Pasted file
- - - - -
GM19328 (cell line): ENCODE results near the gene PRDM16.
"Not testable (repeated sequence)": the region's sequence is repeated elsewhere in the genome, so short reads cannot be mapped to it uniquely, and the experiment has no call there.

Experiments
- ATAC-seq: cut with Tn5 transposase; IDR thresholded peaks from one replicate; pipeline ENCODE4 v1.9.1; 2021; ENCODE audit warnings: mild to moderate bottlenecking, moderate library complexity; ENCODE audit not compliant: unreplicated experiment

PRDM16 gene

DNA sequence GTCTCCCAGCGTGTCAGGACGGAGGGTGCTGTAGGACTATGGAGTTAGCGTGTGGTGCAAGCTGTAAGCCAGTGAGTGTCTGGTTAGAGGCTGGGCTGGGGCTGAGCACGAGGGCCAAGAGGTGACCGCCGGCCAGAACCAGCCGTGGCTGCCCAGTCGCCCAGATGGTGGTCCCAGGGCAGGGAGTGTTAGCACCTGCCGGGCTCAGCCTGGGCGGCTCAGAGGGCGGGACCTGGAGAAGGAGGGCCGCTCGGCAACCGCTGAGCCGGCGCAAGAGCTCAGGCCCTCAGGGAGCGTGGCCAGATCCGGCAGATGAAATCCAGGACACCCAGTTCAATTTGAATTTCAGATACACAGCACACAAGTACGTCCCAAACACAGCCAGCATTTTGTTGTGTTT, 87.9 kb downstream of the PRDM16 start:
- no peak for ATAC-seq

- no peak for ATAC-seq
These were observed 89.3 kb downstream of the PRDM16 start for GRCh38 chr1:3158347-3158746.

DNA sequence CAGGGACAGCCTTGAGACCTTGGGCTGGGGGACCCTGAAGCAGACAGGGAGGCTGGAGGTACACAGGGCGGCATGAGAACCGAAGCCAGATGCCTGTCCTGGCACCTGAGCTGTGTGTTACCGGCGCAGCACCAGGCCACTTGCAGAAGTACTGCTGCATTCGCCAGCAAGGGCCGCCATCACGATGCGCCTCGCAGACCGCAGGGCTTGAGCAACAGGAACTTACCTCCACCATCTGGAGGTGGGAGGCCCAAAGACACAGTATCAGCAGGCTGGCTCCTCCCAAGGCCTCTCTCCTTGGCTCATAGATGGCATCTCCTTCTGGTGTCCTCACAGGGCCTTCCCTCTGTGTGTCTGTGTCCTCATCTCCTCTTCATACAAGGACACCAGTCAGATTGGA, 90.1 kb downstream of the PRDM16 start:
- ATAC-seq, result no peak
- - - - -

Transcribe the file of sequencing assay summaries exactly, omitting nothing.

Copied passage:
GM19328 (cell line): ENCODE results near the gene PRDM16.
"Not testable (repeated sequence)": the region's sequence is repeated elsewhere in the genome, so short reads cannot be mapped to it uniquely, and the experiment has no call there.

Experiments
- ATAC-seq: cut with Tn5 transposase; IDR thresholded peaks from one replicate; pipeline ENCODE4 v1.9.1; 2021; ENCODE audit warnings: mild to moderate bottlenecking, moderate library complexity; ENCODE audit not compliant: unreplicated experiment

PRDM16 gene

DNA sequence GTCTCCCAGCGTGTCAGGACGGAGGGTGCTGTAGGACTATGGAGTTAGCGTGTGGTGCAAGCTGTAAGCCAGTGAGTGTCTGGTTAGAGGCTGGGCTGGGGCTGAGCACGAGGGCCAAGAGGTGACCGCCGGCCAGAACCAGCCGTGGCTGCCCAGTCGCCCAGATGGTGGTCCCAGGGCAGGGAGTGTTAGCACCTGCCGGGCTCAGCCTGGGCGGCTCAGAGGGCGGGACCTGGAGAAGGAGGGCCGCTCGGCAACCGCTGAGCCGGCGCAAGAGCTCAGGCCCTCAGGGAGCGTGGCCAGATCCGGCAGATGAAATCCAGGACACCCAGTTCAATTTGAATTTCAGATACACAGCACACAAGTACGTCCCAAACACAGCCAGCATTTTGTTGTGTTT, 87.9 kb downstream of the PRDM16 start:
- no peak for ATAC-seq

- no peak for ATAC-seq
These were observed 89.3 kb downstream of the PRDM16 start for GRCh38 chr1:3158347-3158746.

DNA sequence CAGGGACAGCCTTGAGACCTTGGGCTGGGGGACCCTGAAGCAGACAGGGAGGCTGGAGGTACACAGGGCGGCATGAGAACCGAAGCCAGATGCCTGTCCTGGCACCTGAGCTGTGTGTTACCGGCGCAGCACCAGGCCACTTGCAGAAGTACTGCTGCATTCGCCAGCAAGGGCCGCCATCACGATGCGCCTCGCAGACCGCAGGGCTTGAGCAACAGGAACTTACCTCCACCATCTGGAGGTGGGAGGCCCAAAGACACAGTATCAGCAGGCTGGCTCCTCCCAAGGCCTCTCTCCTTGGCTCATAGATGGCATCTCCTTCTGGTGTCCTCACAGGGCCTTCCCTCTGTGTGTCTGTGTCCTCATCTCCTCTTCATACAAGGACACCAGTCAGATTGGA, 90.1 kb downstream of the PRDM16 start:
- ATAC-seq, result no peak